As lockdown restrictions ease for some people the easing of lockdown restrictions has been something to celebrate. It has been a sign of hope that they are able to take small steps towards normality again.
But for others the idea of stepping out of their front doors in to this new, different world is a source of stress and anxiety. They may be feeling a mixture of emotions.
As there may be some things that they may be really looking forward to, there may be others that may leave you feeling overwhelmed or anxious.
I will share some ideas to help you or your loved ones cope with any anxious feelings of post-lockdown anxiety and how you can ease into the world of new normal.
1. Take it slow
It is important to remember that it is normal to experience a mixture of highs and lows as things are starting to get back to normal slowly. It is quite natural to have some apprehensions and have nervous and anxious feelings as you venture out again and get used to the world of the new normal.
You might feel nervous about getting out of your comfort zone again and navigating situations you haven’t been in for a long time. The key is to recognise this and take things one step at a time. Go at a pace that suits you and recognise that your experience and feelings may be different to others around you and so it is important that you don’t compare your experience to anyone else’s.
So, remember that you should not pressurise yourself to feel better about this straight away. Instead taking it slowly and one small step at a time to help you overcome your anxiety.
2. Deal with your Worry or Fear
Try to accept that any worries, fears or concerns you have are natural and to be expected. Talk about your feelings with someone you feel comfortable talking to. The chances are that they may be experiencing similar feelings. So opening up about how you’re feeling can help you both to feel supported and understood. If you don’t feel comfortable talking to someone you know, you can talk to someone in confidence. You can also reach out to organisations like Mind UK, British Red Cross, Rethink Mental Illness or NHS.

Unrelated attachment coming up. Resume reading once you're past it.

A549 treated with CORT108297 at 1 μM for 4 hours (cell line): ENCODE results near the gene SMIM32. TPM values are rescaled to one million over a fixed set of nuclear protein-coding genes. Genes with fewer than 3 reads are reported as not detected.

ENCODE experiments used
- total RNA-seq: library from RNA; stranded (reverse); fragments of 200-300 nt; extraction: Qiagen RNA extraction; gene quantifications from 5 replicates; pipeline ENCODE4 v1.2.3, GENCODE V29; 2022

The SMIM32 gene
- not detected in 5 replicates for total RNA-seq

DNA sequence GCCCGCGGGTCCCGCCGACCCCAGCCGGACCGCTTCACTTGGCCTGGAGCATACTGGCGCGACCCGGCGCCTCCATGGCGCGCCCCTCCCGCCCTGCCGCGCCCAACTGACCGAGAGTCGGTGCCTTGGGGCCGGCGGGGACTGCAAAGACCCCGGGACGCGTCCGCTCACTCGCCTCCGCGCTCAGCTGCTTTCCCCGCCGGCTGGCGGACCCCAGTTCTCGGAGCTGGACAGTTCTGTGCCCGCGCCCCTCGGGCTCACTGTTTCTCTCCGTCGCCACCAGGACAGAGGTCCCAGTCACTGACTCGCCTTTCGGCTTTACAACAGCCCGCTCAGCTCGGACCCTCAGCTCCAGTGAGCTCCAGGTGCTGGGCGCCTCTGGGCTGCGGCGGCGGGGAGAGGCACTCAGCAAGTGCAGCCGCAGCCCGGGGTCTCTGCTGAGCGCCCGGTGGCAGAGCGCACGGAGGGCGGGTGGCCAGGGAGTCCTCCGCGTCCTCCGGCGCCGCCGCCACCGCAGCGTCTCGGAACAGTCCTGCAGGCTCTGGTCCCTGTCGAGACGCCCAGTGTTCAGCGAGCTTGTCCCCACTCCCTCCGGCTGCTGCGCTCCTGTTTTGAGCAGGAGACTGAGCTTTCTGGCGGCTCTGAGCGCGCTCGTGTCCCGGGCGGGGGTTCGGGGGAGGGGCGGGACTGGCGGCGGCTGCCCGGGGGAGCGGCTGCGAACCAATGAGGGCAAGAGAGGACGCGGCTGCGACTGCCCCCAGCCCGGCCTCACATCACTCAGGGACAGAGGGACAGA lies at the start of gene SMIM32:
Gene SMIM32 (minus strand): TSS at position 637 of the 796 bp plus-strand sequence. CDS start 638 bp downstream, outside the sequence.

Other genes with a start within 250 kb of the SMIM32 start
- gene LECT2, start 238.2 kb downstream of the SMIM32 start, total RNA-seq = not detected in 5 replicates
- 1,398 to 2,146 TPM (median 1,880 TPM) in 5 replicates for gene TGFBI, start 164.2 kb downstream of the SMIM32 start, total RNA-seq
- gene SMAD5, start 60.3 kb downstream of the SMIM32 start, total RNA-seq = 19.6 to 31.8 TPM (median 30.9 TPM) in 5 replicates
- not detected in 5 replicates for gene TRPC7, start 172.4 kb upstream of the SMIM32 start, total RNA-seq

3. Plan ahead
You should consider the circumstances in which you may feel particularly anxious and decide what you could do in these conditions to help ease your concerns.
For example, if you’re anxious about taking public transport, can you find another way to travel? If not, could you travel at a quieter time of day when there may be less people around?
If you’re worried about returning to work, you could speak to your manager and see how they could help you ease your worries. Taking a problem solving approach can help in a situation like this.
4. Focus on the positives
Look for the small positives in your day to day life that help you feel better about lockdown easing and your situation.
"It could be something like meeting for a walk in the park with a friend that you have not seen for a long time, wearing something other than a tracksuit, visiting the garden centre. If you focus on the positives that will make you feel better and make you enjoy the small steps you will be taking towards appreciating the new normal.
You might find it helpful to keep a gratitude journal, where you write down what you’re grateful for each day.
5. Look after your wellbeing
Take care of your physical health as that can help you cope with feelings of anxiety and stressful situations when they arise. Eating a healthy diet, regular exercise and good quality sleep is really important for good health
Taking time out for self-care and looking after yourself will help gradually build up and make you feel comfortable. Remember that you can set boundaries and turn down invitations if you need to.
The more you practice and focus on easing yourself into the new normal the better you will feel.
Cognitive Behavioural Hypnotherapist
Tel: 07305 595 603